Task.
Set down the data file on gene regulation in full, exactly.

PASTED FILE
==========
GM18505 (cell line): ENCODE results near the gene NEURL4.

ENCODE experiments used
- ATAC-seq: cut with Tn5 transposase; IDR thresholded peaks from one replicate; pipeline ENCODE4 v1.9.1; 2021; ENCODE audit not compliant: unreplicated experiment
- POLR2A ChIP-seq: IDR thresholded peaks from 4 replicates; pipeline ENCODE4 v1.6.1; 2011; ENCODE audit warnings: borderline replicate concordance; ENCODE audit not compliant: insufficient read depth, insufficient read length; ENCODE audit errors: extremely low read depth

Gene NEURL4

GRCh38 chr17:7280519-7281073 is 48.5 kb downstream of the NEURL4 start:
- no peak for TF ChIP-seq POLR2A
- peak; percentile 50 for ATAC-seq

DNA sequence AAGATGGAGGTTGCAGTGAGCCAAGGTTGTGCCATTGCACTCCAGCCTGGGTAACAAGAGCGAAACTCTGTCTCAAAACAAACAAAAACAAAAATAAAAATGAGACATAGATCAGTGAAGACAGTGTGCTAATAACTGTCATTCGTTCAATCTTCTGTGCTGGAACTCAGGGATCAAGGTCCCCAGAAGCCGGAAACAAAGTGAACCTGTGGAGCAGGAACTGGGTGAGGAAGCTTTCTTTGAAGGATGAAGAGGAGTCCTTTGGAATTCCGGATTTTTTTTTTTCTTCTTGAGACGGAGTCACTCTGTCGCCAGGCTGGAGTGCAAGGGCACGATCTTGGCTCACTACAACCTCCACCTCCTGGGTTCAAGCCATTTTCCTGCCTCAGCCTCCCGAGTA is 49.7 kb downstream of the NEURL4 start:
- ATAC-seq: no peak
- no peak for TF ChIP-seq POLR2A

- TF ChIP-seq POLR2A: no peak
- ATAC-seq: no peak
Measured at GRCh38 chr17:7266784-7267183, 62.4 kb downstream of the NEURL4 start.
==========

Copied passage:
GM18505 (cell line): ENCODE results near the gene NEURL4.

ENCODE experiments used
- ATAC-seq: cut with Tn5 transposase; IDR thresholded peaks from one replicate; pipeline ENCODE4 v1.9.1; 2021; ENCODE audit not compliant: unreplicated experiment
- POLR2A ChIP-seq: IDR thresholded peaks from 4 replicates; pipeline ENCODE4 v1.6.1; 2011; ENCODE audit warnings: borderline replicate concordance; ENCODE audit not compliant: insufficient read depth, insufficient read length; ENCODE audit errors: extremely low read depth

Gene NEURL4

GRCh38 chr17:7280519-7281073 is 48.5 kb downstream of the NEURL4 start:
- no peak for TF ChIP-seq POLR2A
- peak; percentile 50 for ATAC-seq

DNA sequence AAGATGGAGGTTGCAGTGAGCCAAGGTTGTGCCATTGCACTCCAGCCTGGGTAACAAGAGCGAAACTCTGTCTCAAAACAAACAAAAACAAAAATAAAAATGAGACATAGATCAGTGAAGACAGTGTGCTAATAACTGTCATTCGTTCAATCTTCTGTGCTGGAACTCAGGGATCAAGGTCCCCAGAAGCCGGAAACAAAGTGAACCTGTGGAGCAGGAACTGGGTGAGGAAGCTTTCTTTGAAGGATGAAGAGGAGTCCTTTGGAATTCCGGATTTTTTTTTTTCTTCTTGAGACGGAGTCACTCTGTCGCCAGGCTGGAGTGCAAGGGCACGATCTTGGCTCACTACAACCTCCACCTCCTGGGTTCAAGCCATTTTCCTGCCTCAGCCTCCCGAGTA is 49.7 kb downstream of the NEURL4 start:
- ATAC-seq: no peak
- no peak for TF ChIP-seq POLR2A

- TF ChIP-seq POLR2A: no peak
- ATAC-seq: no peak
Measured at GRCh38 chr17:7266784-7267183, 62.4 kb downstream of the NEURL4 start.